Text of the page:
Around the back you’ll find some more obvious differences, however, with a dual- rather than triple lens camera on the Redmi Note 7, the Redmi rather than Mi logo, and a physical fingerprint sensor. All members of the flagship Mi 9 family now use an in-display fingerprint sensor.
Arguably physical fingerprint sensors typically work better than these early in-display versions, and though it might be a fancy new feature to have the omission is not a game-changer.
We tested the Black version so were unable to enjoy the gradient finish of the Blue model, but in pictures it looks gorgeous. With a glass back and front the Redmi Note 7 has a very premium design for a phone at this price point, and is only fractionally thicker than Xiaomi’s flagship family at 8.1mm, though you will notice that glossy frame is plastic rather than metal. That extra space inside the case enables it to include a capacious 4,000mAh battery, too, matching the spec of the recently announced Mi 9T.
Something you won’t find on Mi 9 phones (save for the Mi 9T) is the Redmi Note 7’s 3.5mm headphone jack, which sits on the top edge of the phone alongside another increasingly rare feature: an IR blaster. While phone makers are rapidly making the switch over to USB-C audio, there are still plenty of users who want to use their existing earphones without an adaptor. Redmi Note 7 also has a bottom-firing mono speaker for audio.
At 6.3in the display is expansive, and ideal for watching high-resolution video and playing games. This is not the same AMOLED technology on Mi 9, but it’s still good for the money, and actually nearly as bright – we recorded 398 nits using a Spyder. With a 2340×1080 Full-HD+ resolution everything is super-clear, too.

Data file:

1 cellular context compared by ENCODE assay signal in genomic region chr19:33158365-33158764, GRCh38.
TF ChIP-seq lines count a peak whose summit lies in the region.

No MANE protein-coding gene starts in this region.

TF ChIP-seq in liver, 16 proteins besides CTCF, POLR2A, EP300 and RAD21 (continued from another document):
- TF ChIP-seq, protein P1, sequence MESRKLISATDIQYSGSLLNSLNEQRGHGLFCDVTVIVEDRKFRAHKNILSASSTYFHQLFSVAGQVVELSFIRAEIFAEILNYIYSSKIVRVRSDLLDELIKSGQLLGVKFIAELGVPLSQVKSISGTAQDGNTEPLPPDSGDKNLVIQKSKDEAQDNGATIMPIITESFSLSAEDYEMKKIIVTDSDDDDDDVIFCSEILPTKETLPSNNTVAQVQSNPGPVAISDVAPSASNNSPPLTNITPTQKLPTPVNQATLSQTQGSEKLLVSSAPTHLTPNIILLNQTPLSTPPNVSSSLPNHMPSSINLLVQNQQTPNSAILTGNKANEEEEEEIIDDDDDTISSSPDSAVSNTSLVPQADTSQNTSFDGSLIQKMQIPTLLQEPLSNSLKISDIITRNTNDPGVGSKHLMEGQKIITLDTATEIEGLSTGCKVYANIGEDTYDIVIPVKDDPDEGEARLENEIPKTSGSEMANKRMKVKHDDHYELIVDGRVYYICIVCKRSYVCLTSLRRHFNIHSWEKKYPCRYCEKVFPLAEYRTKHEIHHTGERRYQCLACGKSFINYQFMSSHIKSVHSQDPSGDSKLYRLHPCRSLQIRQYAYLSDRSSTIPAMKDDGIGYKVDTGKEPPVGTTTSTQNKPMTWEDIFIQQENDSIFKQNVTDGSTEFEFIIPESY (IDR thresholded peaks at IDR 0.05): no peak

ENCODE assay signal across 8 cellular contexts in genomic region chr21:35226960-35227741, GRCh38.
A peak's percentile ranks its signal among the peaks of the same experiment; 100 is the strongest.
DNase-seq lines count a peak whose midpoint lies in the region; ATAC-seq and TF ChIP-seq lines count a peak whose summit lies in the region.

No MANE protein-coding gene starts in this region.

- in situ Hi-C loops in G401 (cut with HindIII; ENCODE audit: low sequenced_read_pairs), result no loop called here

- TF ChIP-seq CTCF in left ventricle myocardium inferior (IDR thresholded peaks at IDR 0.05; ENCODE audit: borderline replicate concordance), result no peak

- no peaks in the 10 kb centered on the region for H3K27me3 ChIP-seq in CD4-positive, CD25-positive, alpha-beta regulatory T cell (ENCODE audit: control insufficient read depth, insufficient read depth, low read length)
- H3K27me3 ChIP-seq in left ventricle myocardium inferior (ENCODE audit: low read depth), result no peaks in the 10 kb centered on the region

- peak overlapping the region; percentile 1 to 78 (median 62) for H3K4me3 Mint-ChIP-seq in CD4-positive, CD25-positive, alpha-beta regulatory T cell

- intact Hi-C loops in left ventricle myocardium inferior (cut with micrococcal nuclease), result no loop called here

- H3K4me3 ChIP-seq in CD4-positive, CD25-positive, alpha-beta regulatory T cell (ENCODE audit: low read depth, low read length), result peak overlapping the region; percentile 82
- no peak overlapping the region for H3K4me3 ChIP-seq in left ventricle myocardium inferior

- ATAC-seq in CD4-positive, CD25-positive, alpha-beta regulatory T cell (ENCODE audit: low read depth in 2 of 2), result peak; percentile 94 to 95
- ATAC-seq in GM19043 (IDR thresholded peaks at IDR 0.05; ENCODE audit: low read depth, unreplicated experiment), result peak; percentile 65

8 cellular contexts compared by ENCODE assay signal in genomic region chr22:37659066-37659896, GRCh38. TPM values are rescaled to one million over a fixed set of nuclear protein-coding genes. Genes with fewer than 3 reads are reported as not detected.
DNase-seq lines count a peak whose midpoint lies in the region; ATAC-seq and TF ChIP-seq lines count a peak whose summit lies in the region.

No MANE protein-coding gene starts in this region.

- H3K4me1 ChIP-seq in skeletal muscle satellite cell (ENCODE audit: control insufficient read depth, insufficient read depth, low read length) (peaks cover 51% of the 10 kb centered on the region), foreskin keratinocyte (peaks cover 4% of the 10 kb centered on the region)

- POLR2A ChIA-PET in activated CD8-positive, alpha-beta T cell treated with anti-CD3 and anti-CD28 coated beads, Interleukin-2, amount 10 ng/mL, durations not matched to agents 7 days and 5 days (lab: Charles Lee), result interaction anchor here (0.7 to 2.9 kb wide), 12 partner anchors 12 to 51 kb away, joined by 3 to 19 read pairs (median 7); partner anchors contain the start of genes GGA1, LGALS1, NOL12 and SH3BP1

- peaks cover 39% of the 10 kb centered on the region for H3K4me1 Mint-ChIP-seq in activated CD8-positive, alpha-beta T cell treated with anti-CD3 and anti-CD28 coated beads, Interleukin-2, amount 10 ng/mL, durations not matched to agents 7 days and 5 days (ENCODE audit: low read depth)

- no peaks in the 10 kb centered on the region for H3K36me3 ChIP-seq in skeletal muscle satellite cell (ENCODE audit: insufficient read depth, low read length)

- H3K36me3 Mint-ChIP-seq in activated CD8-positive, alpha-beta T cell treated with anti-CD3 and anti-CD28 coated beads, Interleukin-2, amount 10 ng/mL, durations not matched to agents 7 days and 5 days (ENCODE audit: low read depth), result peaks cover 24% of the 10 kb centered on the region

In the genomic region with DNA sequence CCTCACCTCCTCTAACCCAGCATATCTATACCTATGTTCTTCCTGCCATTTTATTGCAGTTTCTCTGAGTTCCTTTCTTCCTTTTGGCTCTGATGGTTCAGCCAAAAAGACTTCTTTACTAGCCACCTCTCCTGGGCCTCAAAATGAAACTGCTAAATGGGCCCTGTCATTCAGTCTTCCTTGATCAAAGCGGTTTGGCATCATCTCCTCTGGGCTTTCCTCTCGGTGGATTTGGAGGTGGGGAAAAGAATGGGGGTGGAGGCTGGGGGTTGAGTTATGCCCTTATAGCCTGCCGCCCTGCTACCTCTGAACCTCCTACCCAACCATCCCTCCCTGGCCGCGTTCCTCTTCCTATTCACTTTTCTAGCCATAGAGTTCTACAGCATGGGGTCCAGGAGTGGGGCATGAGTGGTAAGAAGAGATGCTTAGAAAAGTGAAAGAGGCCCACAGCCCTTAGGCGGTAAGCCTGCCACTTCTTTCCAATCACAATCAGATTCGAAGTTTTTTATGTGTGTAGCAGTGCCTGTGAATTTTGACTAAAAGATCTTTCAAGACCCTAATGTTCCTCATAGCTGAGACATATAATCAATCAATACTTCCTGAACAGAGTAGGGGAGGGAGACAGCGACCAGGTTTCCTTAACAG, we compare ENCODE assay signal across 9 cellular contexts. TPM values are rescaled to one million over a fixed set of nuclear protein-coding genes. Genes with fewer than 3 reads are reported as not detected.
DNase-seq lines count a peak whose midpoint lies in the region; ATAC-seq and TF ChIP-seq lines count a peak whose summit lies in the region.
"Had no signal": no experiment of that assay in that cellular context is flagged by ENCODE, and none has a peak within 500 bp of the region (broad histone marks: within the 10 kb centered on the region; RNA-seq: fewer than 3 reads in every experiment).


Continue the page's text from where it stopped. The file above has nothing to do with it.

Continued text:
Although the Redmi Note 7 runs MIUI 10, on our review sample the system-wide Dark Mode setting found in the flagships is not available. It’s possible this will come in the next update, with the Redmi running 10.3.2.0 and our Mi 9 running 10.3.3.0. This is useful not only because it seems to be the latest trend to do everything in Dark Mode, but because it drastically reduces the screen’s impact on battery life.
The Redmi Note 7 also lacks the Ambient Display (always-on) mode found in Xiaomi flagships, which can additionally help you maintain battery life by reducing the frequency with which you feel you need to wake the phone to check the time or notifications. That could be an issue here, since Redmi Note 7 has the most ridiculous notification LED we’ve ever seen – it flashes up below the screen but is the tiniest little dot you could easily miss it completely.